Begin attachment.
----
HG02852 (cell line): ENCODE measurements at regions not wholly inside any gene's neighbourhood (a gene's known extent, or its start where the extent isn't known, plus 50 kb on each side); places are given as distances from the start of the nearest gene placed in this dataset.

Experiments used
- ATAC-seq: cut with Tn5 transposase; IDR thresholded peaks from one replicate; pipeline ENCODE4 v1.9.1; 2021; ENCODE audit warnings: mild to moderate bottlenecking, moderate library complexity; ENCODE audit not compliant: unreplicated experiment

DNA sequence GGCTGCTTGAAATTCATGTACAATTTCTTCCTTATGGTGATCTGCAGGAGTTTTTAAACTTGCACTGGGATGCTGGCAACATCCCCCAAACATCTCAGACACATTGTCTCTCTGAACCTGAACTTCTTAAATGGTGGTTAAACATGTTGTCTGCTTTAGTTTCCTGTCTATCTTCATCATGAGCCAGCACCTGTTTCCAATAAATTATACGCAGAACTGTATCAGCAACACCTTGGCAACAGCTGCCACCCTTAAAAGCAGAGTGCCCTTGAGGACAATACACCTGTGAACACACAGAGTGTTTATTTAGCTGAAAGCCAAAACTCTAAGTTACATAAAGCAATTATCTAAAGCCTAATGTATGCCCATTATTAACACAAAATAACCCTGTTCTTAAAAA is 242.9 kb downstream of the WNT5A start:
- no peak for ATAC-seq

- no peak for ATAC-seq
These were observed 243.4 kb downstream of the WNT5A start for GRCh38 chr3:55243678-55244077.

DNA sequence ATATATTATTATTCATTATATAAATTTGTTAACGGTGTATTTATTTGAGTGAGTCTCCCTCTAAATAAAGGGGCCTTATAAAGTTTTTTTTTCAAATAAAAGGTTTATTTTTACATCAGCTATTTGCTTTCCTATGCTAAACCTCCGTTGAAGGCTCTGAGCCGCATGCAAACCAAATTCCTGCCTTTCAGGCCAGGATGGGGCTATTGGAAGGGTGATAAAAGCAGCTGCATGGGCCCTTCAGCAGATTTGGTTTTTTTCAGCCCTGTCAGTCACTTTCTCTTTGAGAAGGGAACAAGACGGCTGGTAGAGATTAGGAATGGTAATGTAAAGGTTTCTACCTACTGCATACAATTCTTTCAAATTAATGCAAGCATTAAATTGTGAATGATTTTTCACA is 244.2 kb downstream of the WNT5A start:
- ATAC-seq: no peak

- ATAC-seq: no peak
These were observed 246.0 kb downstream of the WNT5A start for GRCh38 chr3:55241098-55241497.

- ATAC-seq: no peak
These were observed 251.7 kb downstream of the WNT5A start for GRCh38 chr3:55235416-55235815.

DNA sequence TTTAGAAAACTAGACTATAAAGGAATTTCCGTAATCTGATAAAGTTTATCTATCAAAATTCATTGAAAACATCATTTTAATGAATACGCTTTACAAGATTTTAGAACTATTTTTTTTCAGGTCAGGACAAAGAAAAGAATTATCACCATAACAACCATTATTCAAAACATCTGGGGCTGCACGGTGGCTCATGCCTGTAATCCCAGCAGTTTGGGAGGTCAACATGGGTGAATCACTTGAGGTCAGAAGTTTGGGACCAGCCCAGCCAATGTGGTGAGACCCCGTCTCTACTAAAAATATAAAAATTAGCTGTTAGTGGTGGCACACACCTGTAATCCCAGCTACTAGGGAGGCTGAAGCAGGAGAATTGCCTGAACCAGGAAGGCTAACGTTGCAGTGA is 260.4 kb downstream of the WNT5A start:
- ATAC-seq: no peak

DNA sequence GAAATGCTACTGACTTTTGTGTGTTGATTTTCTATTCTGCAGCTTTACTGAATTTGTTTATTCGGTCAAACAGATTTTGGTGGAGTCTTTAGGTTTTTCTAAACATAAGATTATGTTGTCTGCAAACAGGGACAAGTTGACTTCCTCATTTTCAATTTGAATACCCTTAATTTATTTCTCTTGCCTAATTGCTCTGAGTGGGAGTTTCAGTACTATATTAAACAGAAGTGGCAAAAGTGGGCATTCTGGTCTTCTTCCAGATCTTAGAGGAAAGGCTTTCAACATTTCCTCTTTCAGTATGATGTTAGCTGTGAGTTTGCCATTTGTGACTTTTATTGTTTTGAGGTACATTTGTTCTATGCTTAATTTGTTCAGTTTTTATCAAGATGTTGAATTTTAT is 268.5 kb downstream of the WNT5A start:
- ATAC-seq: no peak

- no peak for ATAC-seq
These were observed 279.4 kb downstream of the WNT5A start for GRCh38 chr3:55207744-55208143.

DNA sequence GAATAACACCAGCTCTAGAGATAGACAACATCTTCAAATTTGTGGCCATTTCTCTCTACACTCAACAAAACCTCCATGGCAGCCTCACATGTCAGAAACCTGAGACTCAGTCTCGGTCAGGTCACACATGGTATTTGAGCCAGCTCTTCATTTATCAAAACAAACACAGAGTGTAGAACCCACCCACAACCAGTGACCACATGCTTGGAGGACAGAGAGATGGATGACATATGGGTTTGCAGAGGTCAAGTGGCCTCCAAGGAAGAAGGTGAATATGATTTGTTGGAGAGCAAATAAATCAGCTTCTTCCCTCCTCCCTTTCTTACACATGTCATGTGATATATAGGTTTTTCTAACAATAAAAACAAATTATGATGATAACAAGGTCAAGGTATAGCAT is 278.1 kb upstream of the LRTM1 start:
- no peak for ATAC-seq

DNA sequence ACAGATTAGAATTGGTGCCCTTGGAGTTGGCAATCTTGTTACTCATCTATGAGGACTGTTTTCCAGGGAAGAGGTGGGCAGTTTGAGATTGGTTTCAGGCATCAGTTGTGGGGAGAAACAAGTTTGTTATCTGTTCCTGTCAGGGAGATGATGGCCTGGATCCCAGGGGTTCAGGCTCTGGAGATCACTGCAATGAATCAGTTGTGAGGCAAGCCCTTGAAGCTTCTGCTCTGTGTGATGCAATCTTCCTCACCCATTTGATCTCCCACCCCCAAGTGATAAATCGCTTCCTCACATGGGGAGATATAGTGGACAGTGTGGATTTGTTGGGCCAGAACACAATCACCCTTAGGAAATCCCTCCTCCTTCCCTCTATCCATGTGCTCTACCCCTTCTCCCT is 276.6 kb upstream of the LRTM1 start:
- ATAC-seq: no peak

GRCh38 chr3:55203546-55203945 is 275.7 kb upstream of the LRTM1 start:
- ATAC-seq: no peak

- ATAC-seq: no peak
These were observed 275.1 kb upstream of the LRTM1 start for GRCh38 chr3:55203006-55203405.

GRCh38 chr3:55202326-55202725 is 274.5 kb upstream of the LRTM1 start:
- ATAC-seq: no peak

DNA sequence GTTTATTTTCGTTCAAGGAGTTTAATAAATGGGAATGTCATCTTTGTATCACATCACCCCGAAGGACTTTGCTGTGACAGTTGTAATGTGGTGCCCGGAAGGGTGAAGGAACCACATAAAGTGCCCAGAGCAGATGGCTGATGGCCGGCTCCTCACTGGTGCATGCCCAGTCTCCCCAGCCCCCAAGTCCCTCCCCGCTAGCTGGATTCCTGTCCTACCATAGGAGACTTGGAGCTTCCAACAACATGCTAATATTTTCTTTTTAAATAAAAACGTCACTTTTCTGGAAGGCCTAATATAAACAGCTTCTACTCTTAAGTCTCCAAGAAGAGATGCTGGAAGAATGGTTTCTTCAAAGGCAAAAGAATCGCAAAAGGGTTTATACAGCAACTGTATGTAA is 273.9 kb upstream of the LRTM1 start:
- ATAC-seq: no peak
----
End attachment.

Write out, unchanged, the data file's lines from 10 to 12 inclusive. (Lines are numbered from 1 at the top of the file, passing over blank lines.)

- ATAC-seq: no peak
These were observed 246.0 kb downstream of the WNT5A start for GRCh38 chr3:55241098-55241497.

- ATAC-seq: no peak